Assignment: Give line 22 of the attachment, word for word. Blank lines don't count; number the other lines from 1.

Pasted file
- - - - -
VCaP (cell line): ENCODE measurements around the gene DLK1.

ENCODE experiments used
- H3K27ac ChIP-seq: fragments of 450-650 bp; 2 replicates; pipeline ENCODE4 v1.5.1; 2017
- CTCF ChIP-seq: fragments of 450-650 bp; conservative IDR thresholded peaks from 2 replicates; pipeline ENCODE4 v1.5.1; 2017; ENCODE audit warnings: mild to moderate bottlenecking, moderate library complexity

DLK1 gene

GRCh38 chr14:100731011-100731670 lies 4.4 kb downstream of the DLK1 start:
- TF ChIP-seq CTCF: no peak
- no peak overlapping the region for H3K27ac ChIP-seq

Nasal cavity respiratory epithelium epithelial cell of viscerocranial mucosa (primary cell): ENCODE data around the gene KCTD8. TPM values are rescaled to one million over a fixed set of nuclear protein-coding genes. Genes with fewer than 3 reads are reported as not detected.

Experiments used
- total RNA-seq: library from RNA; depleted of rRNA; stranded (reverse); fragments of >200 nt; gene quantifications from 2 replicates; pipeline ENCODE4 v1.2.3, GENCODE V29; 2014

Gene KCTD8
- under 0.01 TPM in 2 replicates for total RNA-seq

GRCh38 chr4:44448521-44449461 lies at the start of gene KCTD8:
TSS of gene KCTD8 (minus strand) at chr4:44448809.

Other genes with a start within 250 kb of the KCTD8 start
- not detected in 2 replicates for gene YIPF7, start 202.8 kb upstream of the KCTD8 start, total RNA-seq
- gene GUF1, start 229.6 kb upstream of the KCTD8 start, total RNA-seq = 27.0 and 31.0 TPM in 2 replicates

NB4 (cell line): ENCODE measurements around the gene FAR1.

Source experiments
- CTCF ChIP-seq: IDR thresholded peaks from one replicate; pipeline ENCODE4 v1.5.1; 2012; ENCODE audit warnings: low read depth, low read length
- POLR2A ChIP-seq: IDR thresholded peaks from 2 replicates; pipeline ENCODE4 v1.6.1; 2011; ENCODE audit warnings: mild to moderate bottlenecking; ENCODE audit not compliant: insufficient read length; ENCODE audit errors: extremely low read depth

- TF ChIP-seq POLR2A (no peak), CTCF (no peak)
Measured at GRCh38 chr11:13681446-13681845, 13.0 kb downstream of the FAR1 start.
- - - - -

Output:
- POLR2A ChIP-seq: IDR thresholded peaks from 2 replicates; pipeline ENCODE4 v1.6.1; 2011; ENCODE audit warnings: mild to moderate bottlenecking; ENCODE audit not compliant: insufficient read length; ENCODE audit errors: extremely low read depth